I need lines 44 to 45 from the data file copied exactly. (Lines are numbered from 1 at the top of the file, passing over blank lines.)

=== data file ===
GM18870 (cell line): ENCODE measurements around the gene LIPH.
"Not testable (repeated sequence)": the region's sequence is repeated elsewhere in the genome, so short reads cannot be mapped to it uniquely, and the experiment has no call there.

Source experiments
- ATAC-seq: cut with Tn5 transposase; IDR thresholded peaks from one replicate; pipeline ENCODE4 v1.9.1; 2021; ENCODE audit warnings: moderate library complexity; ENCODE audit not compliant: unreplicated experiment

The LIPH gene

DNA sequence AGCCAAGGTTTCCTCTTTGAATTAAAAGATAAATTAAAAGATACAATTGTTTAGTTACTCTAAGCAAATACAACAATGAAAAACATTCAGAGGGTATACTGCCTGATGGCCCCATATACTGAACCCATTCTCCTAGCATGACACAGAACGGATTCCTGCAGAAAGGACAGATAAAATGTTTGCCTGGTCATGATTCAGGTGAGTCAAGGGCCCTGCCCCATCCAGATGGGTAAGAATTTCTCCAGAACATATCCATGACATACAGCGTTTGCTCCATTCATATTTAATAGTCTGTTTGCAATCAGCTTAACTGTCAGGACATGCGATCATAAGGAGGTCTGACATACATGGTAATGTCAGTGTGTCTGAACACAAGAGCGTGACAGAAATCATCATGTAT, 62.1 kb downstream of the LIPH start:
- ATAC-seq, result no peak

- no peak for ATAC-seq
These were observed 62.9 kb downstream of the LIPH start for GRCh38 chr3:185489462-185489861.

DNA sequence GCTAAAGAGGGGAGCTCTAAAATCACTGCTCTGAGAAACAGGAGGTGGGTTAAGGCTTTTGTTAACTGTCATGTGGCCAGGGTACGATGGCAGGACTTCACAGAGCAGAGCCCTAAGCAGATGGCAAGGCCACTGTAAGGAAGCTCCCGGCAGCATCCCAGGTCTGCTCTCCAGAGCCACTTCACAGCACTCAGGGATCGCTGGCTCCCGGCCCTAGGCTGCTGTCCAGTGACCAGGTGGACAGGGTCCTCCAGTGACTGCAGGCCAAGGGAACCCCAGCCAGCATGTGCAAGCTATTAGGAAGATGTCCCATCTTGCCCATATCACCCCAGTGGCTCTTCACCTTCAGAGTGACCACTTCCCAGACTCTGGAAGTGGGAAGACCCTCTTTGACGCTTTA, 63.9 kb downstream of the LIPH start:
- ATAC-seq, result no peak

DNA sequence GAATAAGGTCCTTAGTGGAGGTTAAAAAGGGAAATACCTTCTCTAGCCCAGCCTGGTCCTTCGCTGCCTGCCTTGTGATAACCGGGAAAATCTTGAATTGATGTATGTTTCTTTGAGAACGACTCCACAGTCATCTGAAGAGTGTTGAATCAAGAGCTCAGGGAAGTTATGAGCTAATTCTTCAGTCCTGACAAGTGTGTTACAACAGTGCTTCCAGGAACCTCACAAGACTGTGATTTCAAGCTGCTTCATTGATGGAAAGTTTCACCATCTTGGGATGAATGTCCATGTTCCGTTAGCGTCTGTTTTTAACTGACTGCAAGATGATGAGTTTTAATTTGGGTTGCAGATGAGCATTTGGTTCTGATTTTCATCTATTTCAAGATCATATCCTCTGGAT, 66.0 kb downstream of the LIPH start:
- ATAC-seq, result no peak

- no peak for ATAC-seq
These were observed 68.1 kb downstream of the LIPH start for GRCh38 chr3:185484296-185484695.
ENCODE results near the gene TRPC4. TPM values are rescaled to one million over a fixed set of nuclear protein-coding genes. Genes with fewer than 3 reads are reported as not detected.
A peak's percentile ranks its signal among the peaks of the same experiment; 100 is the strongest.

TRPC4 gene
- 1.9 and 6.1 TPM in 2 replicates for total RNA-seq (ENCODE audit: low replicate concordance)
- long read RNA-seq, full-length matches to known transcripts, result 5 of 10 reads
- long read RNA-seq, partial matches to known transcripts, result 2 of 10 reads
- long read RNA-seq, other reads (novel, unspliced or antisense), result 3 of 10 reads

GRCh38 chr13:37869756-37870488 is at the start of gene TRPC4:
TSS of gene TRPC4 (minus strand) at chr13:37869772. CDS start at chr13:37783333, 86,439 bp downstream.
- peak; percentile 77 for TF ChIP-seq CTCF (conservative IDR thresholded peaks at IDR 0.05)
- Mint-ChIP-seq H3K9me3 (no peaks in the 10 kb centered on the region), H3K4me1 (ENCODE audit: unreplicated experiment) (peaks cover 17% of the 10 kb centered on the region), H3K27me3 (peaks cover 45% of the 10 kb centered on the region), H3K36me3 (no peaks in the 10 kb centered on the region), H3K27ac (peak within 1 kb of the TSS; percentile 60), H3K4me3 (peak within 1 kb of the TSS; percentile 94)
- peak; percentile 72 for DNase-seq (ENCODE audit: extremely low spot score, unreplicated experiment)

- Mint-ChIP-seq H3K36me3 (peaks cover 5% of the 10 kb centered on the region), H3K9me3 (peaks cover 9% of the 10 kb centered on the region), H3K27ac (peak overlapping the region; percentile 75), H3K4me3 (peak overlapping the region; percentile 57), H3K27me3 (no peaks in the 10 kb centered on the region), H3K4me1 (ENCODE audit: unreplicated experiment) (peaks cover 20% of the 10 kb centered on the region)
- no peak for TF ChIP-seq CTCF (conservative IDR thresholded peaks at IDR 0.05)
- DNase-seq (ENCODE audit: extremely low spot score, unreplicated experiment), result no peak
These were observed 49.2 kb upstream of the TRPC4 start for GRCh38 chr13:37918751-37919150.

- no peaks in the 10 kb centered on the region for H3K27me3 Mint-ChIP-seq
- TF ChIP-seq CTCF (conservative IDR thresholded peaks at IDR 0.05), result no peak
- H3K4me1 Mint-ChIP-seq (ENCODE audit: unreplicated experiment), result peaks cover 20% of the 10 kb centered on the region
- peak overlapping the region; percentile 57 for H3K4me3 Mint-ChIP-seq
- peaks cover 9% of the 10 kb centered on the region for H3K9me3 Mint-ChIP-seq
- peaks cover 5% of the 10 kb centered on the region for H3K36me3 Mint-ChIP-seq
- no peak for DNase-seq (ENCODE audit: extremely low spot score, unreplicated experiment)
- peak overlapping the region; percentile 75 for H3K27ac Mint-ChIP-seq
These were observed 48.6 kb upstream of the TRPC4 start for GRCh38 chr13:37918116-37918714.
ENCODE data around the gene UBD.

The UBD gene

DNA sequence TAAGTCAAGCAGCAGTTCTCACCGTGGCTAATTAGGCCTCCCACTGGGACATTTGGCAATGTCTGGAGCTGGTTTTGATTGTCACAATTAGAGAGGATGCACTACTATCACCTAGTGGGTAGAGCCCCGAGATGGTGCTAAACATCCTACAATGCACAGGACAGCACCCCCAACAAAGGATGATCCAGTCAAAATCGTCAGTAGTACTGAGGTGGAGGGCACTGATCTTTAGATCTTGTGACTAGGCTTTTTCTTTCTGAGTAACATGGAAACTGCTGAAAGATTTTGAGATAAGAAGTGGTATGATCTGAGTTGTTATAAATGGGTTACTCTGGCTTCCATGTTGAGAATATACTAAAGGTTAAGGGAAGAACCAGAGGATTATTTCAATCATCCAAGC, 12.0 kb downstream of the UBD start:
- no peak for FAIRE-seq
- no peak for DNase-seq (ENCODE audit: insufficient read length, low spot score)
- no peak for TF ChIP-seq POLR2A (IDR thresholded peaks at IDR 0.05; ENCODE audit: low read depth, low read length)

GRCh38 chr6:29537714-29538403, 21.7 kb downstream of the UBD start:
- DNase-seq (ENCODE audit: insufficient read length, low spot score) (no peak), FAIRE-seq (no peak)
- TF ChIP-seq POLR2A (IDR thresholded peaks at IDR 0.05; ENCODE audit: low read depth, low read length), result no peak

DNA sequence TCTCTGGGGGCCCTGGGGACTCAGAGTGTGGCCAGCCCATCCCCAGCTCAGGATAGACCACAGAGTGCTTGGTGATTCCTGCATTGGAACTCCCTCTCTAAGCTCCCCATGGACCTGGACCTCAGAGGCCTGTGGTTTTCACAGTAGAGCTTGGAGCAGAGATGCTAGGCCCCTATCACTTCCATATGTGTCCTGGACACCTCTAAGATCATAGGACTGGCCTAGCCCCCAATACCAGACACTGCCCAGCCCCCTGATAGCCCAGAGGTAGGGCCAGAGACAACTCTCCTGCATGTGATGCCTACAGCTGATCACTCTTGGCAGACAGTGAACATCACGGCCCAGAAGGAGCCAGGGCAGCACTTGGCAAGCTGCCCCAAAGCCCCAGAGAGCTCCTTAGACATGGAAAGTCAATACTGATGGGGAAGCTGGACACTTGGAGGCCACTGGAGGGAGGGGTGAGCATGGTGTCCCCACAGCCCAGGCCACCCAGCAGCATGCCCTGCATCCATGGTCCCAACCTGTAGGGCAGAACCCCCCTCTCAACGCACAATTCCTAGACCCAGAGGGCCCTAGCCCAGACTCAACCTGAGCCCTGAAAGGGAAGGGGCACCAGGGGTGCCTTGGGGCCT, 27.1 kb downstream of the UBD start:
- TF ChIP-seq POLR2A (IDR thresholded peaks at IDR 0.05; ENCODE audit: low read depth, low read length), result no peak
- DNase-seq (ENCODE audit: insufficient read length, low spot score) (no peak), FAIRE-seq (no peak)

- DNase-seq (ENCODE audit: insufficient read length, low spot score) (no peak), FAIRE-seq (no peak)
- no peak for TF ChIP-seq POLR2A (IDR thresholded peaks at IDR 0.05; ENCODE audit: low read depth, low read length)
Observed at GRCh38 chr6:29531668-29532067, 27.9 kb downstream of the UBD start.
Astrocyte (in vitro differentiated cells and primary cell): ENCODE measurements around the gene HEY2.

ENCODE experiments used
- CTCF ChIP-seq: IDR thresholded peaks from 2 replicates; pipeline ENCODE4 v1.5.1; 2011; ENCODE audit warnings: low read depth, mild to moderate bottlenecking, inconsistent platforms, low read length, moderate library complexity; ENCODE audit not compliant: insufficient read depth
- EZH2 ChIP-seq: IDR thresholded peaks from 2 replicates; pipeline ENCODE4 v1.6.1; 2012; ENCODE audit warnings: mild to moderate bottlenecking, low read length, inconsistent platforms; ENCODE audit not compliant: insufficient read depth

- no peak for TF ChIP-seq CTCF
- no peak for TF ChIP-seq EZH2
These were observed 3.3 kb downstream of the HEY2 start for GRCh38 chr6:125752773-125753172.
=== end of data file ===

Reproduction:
- no peak for FAIRE-seq
- no peak for DNase-seq (ENCODE audit: insufficient read length, low spot score)